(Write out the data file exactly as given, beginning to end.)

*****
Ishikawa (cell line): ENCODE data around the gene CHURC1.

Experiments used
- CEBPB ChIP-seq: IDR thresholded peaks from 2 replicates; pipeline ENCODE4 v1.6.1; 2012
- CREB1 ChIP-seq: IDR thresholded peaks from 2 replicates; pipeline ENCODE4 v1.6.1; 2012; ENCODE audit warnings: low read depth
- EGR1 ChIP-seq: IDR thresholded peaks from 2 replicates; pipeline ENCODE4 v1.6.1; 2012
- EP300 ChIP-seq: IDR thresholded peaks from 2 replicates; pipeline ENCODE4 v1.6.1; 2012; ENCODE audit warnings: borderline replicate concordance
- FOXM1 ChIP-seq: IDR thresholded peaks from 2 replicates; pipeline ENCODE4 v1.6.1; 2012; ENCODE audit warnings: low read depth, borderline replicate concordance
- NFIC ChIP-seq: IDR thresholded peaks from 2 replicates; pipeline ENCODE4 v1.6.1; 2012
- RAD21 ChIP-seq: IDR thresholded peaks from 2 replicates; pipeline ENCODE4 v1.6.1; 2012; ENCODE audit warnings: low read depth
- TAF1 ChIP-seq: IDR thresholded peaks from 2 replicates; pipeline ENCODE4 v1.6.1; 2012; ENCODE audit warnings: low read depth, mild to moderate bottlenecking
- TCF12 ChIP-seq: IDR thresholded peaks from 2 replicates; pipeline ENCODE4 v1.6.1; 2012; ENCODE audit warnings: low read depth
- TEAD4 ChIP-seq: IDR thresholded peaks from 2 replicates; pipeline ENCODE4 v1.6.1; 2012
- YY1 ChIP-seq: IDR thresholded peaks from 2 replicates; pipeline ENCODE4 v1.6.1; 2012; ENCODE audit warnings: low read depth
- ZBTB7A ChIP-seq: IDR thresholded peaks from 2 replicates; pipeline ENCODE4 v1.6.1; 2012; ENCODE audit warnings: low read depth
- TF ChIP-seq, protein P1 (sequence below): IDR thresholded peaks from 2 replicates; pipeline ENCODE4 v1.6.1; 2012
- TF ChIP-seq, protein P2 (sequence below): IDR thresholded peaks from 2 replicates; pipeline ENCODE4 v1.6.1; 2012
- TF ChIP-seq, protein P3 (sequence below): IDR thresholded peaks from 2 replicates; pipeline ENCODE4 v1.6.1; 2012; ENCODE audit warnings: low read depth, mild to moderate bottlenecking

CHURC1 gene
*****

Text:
Ishikawa (cell line): ENCODE data around the gene CHURC1.

Experiments used
- CEBPB ChIP-seq: IDR thresholded peaks from 2 replicates; pipeline ENCODE4 v1.6.1; 2012
- CREB1 ChIP-seq: IDR thresholded peaks from 2 replicates; pipeline ENCODE4 v1.6.1; 2012; ENCODE audit warnings: low read depth
- EGR1 ChIP-seq: IDR thresholded peaks from 2 replicates; pipeline ENCODE4 v1.6.1; 2012
- EP300 ChIP-seq: IDR thresholded peaks from 2 replicates; pipeline ENCODE4 v1.6.1; 2012; ENCODE audit warnings: borderline replicate concordance
- FOXM1 ChIP-seq: IDR thresholded peaks from 2 replicates; pipeline ENCODE4 v1.6.1; 2012; ENCODE audit warnings: low read depth, borderline replicate concordance
- NFIC ChIP-seq: IDR thresholded peaks from 2 replicates; pipeline ENCODE4 v1.6.1; 2012
- RAD21 ChIP-seq: IDR thresholded peaks from 2 replicates; pipeline ENCODE4 v1.6.1; 2012; ENCODE audit warnings: low read depth
- TAF1 ChIP-seq: IDR thresholded peaks from 2 replicates; pipeline ENCODE4 v1.6.1; 2012; ENCODE audit warnings: low read depth, mild to moderate bottlenecking
- TCF12 ChIP-seq: IDR thresholded peaks from 2 replicates; pipeline ENCODE4 v1.6.1; 2012; ENCODE audit warnings: low read depth
- TEAD4 ChIP-seq: IDR thresholded peaks from 2 replicates; pipeline ENCODE4 v1.6.1; 2012
- YY1 ChIP-seq: IDR thresholded peaks from 2 replicates; pipeline ENCODE4 v1.6.1; 2012; ENCODE audit warnings: low read depth
- ZBTB7A ChIP-seq: IDR thresholded peaks from 2 replicates; pipeline ENCODE4 v1.6.1; 2012; ENCODE audit warnings: low read depth
- TF ChIP-seq, protein P1 (sequence below): IDR thresholded peaks from 2 replicates; pipeline ENCODE4 v1.6.1; 2012
- TF ChIP-seq, protein P2 (sequence below): IDR thresholded peaks from 2 replicates; pipeline ENCODE4 v1.6.1; 2012
- TF ChIP-seq, protein P3 (sequence below): IDR thresholded peaks from 2 replicates; pipeline ENCODE4 v1.6.1; 2012; ENCODE audit warnings: low read depth, mild to moderate bottlenecking

CHURC1 gene